In this example, we can see how his height prevents the opposition from getting a clear sight at goal. If Martínez doesn’t intercept this ball then the attacker will get his head to the ball. Goalkeepers who can come off their line and claim balls is a huge bonus for a team’s defence to relief pressure.
As well as his ability to claim high, dangerous balls, he is also very adept at intercepting the ball in other ways.
After a dangerous cross comes into his six-yard box and being destined for an unmarked player at the back post, Martínez knows he needs to intercept. He reads the danger well and gets down low to prevent the cross from reaching the opposition. His actions here directly prevent a goal, showing the importance of this.
However, it appears that the Argentinian isn’t as comfortable coming off his line to deal with balls outside his box. The top stat to measure a goalkeeper’s sweeping ability is their defensive actions outside of their penalty area.
As we can see from the above map, Martínez does not often contribute to his team whilst outside of his box. He’s only received the ball three times and made one sweep whilst outside of his box. At a team like Aston Villa, where they don’t particularly play a high line, this won’t be too much of a problem. However, this is a valuable skill for the modern-day keeper to possess.
Terrific shot-stopping ability
As previously mentioned, Martínez has prevented the most goals above what he was expected to per 90, meaning he’s been one of the best shot-stoppers in the league. He has a save percentage of 78.57%, the second-highest in the league. This is mainly down to his good reach and reflexes.
Against Liverpool, Martínez pulled off one of the saves of the season from Trent Alexander-Arnold. In a crucial stage of the match, Liverpool’s right-back lined up a shot from outside the box, it takes a slight deflection and begins heading to the right side of the goal. Martínez uses his reflexes to dive to his left, making the save with his fingertips, as seen in the second image. This is a great example of how the 28-year-old uses his reach and reflexes to win a match for his team.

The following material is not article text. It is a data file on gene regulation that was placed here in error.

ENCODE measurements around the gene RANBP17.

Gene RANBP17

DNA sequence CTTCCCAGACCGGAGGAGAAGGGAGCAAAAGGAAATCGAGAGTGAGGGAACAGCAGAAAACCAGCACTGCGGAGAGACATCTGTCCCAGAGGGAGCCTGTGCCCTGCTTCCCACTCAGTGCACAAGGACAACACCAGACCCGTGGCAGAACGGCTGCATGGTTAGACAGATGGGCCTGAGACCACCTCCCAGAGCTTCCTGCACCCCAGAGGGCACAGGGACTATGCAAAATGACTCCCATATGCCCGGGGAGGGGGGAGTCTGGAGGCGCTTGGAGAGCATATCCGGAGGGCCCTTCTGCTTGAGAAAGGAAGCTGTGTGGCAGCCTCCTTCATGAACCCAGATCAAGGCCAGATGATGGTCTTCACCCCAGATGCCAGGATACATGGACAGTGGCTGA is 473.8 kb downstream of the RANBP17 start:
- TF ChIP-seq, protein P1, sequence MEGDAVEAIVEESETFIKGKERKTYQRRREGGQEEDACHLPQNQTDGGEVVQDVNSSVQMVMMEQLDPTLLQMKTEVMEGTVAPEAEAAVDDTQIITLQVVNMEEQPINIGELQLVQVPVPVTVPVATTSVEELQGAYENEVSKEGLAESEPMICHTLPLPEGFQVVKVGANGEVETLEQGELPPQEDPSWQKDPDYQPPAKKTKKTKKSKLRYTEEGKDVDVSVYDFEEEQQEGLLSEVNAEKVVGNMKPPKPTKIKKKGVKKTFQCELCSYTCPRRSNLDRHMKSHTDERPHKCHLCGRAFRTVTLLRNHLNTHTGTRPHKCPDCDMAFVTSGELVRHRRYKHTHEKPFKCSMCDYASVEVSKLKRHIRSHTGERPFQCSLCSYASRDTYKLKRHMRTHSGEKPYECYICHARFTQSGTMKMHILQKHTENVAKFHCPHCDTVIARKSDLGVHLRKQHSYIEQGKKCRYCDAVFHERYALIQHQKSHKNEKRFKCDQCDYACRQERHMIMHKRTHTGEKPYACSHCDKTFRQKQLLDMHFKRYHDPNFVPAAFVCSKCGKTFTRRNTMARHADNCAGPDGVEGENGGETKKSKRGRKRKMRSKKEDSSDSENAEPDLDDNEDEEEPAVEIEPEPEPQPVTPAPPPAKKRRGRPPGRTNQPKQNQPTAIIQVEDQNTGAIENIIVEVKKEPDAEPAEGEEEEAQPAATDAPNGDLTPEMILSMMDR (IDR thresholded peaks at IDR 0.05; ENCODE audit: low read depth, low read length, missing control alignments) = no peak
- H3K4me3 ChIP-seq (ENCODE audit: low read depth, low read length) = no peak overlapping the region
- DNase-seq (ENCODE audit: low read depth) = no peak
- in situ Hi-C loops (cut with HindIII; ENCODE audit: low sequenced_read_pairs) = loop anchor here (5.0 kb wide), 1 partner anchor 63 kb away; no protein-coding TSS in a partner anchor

As well as his ability to stop shots from distance, his one-on-one technique is also very effective.
Being calm during one-on-one situations is extremely important for goalkeepers. It allows them to make the correct decision and the optimal decision to prevent a goal. In the above example, Martínez faces a direct confrontation with Danny Welbeck. Instead of rushing out of his goal and making a rash decision, Martínez decides to stay close to his line and composes himself. This allows his teammates to apply more pressure to Welbeck and allows the keeper more time to react. As Welbeck strikes the ball, the Argentinian spreads himself to prevent the goal.
Did Arsenal make the right choice?
This analysis has shown why Martínez had such a good season, but how does he compare to Leno? After Martínez’s incredible run of games, many pundits and fans were debating over whether he was actually better than Leno. However, many had forgotten how good Leno was behind an arguably worse defence. Below we will compare both of them, looking at the three main goalkeeping areas.
Though both goalkeepers played for Arsenal, the team’s defence improved massively throughout the season. This meant that Martínez was playing behind a much more settled defensive line. Although Martínez conceded fewer goals per 90 and faced harder shots, Leno faced 0.55 more shots per 90. Leno tops the Argentinian in saves per goal, meaning he makes more saves before conceding a goal.
From the graph above, we can see that Leno is the best passer, and has the best passing tactics to suit Arsenal. Martínez is more likely to launch his passes long rather than play out from the back, this will suit Aston Villa more than it would Arsenal. Leno has a much higher pass accuracy and short/medium pass tendencies.
Martínez and Leno have fairly similar sweeping tendencies. Martínez has more exits and aerial duels per 90 and he has also won 100% of aerial duels he’s been involved in. Although Leno has stopped a higher percentage of crosses, however, Martínez is much more likely to claim rather than punch when it comes to stopping crosses.
This scout report has shown why Martínez was in such good form last season, earning his move to Aton Villa, where he will be the first-choice goalie. The Argentinian, who is now in his peak, will see his shot-stopping and sweeping abilities help his team massively in the season to come. However, when comparing him to Arsenal’s Leno, it would appear that the Gunners made the correct decision in allowing Martínez to leave, as Leno has been a much better, and more consistent performer over previous seasons.